This project focused on helping the Finance department manage the processes for closing the month. This is like the Procure to Pay app but even more complex in terms of transactions and functionalities.

This Close Management Dashboard introduced a carousel to display more widgets within the same page – while there are seven widgets, only 3 are displayed at any one time.

We also incorporated different graph libraries to present data in different fashions – for example vertical lists and detailed forms on the one page.

Final comments

This is not our intention to review these two portals, and there’s only so much we can show in a blog post. But I wanted to showcase the possibilities and potentials of Service Portal that we can harvest out of Service Portal capabilities as per our need.

The beauty of Service Portal is reusability – whatever you develop that can be reused for other portals. It could be a Style Sheet, Widget, Header, Footer, Theme, or any other dependencies (APIs, Angular Services, Directives etc), they can potentially be reused. This reduces time to market.

A word of warning – what is needed is proper planning, where planning should be completely aligned with business need and expectation. Importantly you need a good layout designer that depicts the plan and verifies whether the need and expectations are met. Attention to details (e.g. font color, font size, positioning etc) is very important in this kind of project as your ultimate objective is to give user a delightful experience.

Best of luck, and feel free to reach out if you have any questions.

Adopt, Advise, Cloud Infrastructure, Enhance, Manage, Services

CloudGo Turns One

Many thanks to all who joined us at last week’s birthday party! We’re happy and grateful that our business, our idea, of a consultancy that delivered business value through cloud and digital transformation, has made it through the first year.  We’d like to thank all those who have made it possible – our customers, partners, friends, investors and supporters.

We’ve been going through some significant changes recently – we’ve tripled in size in the last year, opened our Australian office, and launched a new Cloud Infrastructure and Collaboration practise to be led by Haythum Auda (see the other blog post).  Our Salesforce and Service Management practises continue to grow, and we’ve delivered a number of advisory workshops and engagements recently.

Thank you all again – we look forward to an even bigger party next year, and more cake!

Advise

Six Lessons From being Stuck In An Elevator

This morning, heading out the door for a morning bike ride, the elevator in our condo suddenly shuddered to a stop on Level 6.  Thinking it was simply stopping to pick up another early bird on the way out the door, I patiently waited – and waited – for the doors to open, to no avail.  I’d like to share the six lessons I learned about difficult situations from this morning’s events.  You think running a startup is a lonely business?  Try being stuck in a lift…

 

  1. When you’re in a difficult situation, don’t panic

It would have been easy to lose control when you’re locked in a box with no perceived way out.  But hyperventilating won’t get you out of it – the calmer you are, the better you’ll think, and the better you think, the better the actions you’ll take.  Crap, I thought, the lift has broken.  Now what?

 

  1. Ask for help

See that little phone symbol?  Press it.  Call someone, call for help, lean on your network.  You know who your true friends are in times of trouble.  My friends this morning were the condo guards at the end of the “Emergency” line.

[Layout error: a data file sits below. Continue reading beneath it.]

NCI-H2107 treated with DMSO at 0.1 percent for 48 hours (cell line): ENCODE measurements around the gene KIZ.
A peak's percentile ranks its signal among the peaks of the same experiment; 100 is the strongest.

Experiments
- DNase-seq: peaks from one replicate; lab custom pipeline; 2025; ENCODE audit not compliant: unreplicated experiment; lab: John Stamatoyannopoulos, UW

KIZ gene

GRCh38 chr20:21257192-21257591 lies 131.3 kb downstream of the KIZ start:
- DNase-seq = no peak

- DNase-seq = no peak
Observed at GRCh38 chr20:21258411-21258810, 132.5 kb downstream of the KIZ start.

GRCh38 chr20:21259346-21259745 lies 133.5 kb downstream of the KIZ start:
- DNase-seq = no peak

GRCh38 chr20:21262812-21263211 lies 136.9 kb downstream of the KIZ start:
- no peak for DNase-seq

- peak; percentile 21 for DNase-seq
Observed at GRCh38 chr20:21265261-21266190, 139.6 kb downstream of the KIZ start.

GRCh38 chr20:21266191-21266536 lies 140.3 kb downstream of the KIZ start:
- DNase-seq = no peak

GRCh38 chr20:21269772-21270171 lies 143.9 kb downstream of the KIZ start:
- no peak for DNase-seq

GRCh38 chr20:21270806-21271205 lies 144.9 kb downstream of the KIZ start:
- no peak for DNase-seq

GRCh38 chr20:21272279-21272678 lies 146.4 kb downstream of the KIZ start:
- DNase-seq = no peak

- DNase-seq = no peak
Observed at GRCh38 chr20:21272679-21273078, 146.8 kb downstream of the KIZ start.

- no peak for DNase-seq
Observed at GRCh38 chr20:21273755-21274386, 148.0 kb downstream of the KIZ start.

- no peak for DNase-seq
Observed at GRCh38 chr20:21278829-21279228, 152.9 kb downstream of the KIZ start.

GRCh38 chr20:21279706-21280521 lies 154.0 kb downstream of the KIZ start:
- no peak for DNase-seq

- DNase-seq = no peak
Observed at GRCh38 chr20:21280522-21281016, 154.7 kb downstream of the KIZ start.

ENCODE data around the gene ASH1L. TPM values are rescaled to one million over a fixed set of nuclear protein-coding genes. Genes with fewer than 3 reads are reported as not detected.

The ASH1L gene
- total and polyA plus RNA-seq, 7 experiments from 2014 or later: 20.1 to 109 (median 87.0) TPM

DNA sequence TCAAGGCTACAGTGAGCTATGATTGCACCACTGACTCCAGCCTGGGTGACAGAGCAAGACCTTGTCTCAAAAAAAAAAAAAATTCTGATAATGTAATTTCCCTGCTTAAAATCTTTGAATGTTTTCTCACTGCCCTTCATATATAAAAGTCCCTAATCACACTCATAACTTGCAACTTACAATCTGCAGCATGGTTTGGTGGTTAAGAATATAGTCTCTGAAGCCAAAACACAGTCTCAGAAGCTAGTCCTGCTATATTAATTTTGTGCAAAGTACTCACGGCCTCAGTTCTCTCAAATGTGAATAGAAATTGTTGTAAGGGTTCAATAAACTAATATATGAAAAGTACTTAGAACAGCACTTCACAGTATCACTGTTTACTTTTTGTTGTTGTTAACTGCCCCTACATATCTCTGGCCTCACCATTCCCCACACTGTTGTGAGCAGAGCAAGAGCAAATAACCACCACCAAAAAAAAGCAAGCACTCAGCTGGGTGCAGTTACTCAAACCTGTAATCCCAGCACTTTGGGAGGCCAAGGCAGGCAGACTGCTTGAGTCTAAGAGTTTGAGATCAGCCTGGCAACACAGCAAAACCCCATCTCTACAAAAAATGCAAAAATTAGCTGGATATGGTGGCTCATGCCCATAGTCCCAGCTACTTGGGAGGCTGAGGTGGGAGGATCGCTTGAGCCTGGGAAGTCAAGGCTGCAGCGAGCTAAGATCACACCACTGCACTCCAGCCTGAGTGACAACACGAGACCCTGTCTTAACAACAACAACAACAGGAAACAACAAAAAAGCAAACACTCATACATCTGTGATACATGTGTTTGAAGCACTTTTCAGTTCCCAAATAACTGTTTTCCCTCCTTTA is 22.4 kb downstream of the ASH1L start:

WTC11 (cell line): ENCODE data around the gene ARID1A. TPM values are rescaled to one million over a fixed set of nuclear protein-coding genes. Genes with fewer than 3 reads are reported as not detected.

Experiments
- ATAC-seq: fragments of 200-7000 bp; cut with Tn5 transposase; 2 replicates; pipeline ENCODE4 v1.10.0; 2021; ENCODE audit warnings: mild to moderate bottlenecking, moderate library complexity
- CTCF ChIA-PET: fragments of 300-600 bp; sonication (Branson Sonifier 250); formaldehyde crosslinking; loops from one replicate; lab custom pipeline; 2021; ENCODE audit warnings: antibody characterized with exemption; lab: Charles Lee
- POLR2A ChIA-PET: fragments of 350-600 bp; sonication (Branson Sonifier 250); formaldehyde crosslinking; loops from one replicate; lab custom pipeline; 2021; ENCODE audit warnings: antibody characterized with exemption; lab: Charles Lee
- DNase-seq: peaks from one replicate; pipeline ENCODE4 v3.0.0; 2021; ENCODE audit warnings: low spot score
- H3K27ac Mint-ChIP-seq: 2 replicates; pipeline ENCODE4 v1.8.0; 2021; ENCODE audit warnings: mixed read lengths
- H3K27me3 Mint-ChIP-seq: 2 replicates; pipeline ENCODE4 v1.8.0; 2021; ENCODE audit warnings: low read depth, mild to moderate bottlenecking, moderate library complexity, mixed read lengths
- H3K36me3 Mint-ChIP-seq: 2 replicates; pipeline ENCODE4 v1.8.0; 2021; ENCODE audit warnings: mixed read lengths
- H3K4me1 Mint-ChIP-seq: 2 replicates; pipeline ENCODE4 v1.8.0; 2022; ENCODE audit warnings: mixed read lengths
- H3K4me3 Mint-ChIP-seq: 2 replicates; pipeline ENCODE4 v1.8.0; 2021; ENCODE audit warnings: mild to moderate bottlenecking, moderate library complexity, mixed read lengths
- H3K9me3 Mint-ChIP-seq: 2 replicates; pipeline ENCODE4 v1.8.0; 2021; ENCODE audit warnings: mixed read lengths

1. Communicate clearly for the information you need

I asked the guards to come and open the door.  We can’t do that, they said, but we’ll call the emergency elevator repair people.  OK, I said, how long will they take?  It’s the emergency line, they said.  Yes, but how long will they take to turn up and get me out?  Ah, they’re the emergency people, they’re coming soon, they said.

[Pause to take a deep breath]

OK, I said, when you’ve called these guys before, how long until they arrive?  Oh, fifteen to twenty minutes.

Right, I said.  Please use the other lift to go up to my condo and tell my wife what’s happened so she doesn’t worry – I don’t have my phone to call her.  Sure, said the guards, can.

If I’d lost my temper, or shouted, I wouldn’t have got the clarity about my situation that I needed, and my wife could have been unnecessarily worried from lack of information.  By communicating as clearly as possible, and continuing to communicate until I got the information I needed, I knew that actions were in train to get the outcome I wanted.

 

  1. Don’t waste time and don’t be helpless

OK, I’m stuck in a box.  I was going out to get 20-30 minutes of exercise, and now I can’t.  Right?  No, wait…I can still do squats, lunges, and a strange sort of incline push up in here, and it won’t be rocking the lift too much.  May as well make the most of it.

 

  1. Participate in your own rescue

I’ve been advised that it’s a really, really bad idea to try to open an elevator door when you’re stuck in one – especially if you already know help is on the way.  In the interests of safety, please, wait for help.

I didn’t, I forced open the doors.  The lessons I picked up here from the event and from conversations afterwards are two-fold: firstly, there are times when you need to rely on the experts, especially if your safety is at stake.  They’ve been trained to solve the problem you’re facing, after all.

The second point is that sometimes, though, we sit and wait for a miracle to occur when we should be getting up and doing something.  You need to think about the situation you’re in, and make a call about when to participate in your own rescue.  Sometimes, you need to get up and do something – and sometimes, calling for help is the right first step!

 

  1. Pay it forward

I’m obviously sharing this with you now, but I also talked to my family about it when I went upstairs.  My wife and one of my daughters both said “Oh, I would have got quite upset and nervous being stuck in there!” I was happy to be able to talk them through what I learned, and ensure that if they ever get into the same situation, they have a framework and a plan so they don’t have to panic.

 

So there you have it – six lessons from being in a box for twenty minutes.  Hope you found my misfortune valuable!